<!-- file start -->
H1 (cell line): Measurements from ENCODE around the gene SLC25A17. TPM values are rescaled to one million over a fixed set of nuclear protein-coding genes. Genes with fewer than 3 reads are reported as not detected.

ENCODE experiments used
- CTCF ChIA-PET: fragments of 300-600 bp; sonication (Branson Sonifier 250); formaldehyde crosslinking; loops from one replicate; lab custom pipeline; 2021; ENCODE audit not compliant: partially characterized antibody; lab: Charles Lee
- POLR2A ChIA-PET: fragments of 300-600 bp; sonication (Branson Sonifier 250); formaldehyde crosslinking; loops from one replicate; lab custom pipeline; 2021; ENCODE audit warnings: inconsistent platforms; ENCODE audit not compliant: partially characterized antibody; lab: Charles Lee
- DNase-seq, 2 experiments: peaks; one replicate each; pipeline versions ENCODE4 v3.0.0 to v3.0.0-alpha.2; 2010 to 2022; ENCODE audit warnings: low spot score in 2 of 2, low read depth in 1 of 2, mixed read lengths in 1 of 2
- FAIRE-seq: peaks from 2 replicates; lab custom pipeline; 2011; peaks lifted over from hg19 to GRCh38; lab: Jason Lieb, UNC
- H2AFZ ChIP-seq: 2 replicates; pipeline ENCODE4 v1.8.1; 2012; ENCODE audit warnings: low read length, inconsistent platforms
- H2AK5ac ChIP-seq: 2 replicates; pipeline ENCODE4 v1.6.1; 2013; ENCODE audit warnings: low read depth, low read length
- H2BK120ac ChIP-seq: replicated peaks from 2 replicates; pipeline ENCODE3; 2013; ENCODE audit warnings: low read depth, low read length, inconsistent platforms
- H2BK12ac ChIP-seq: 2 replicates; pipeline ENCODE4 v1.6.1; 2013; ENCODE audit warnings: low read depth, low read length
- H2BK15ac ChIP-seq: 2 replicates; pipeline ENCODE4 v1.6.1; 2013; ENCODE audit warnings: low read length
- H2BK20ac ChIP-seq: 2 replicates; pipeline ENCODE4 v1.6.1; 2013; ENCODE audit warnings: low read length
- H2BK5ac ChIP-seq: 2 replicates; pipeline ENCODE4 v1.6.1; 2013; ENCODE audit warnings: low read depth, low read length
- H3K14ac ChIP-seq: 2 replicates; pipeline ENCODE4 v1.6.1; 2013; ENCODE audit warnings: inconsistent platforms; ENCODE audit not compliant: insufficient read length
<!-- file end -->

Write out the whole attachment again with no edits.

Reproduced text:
H1 (cell line): Measurements from ENCODE around the gene SLC25A17. TPM values are rescaled to one million over a fixed set of nuclear protein-coding genes. Genes with fewer than 3 reads are reported as not detected.

ENCODE experiments used
- CTCF ChIA-PET: fragments of 300-600 bp; sonication (Branson Sonifier 250); formaldehyde crosslinking; loops from one replicate; lab custom pipeline; 2021; ENCODE audit not compliant: partially characterized antibody; lab: Charles Lee
- POLR2A ChIA-PET: fragments of 300-600 bp; sonication (Branson Sonifier 250); formaldehyde crosslinking; loops from one replicate; lab custom pipeline; 2021; ENCODE audit warnings: inconsistent platforms; ENCODE audit not compliant: partially characterized antibody; lab: Charles Lee
- DNase-seq, 2 experiments: peaks; one replicate each; pipeline versions ENCODE4 v3.0.0 to v3.0.0-alpha.2; 2010 to 2022; ENCODE audit warnings: low spot score in 2 of 2, low read depth in 1 of 2, mixed read lengths in 1 of 2
- FAIRE-seq: peaks from 2 replicates; lab custom pipeline; 2011; peaks lifted over from hg19 to GRCh38; lab: Jason Lieb, UNC
- H2AFZ ChIP-seq: 2 replicates; pipeline ENCODE4 v1.8.1; 2012; ENCODE audit warnings: low read length, inconsistent platforms
- H2AK5ac ChIP-seq: 2 replicates; pipeline ENCODE4 v1.6.1; 2013; ENCODE audit warnings: low read depth, low read length
- H2BK120ac ChIP-seq: replicated peaks from 2 replicates; pipeline ENCODE3; 2013; ENCODE audit warnings: low read depth, low read length, inconsistent platforms
- H2BK12ac ChIP-seq: 2 replicates; pipeline ENCODE4 v1.6.1; 2013; ENCODE audit warnings: low read depth, low read length
- H2BK15ac ChIP-seq: 2 replicates; pipeline ENCODE4 v1.6.1; 2013; ENCODE audit warnings: low read length
- H2BK20ac ChIP-seq: 2 replicates; pipeline ENCODE4 v1.6.1; 2013; ENCODE audit warnings: low read length
- H2BK5ac ChIP-seq: 2 replicates; pipeline ENCODE4 v1.6.1; 2013; ENCODE audit warnings: low read depth, low read length
- H3K14ac ChIP-seq: 2 replicates; pipeline ENCODE4 v1.6.1; 2013; ENCODE audit warnings: inconsistent platforms; ENCODE audit not compliant: insufficient read length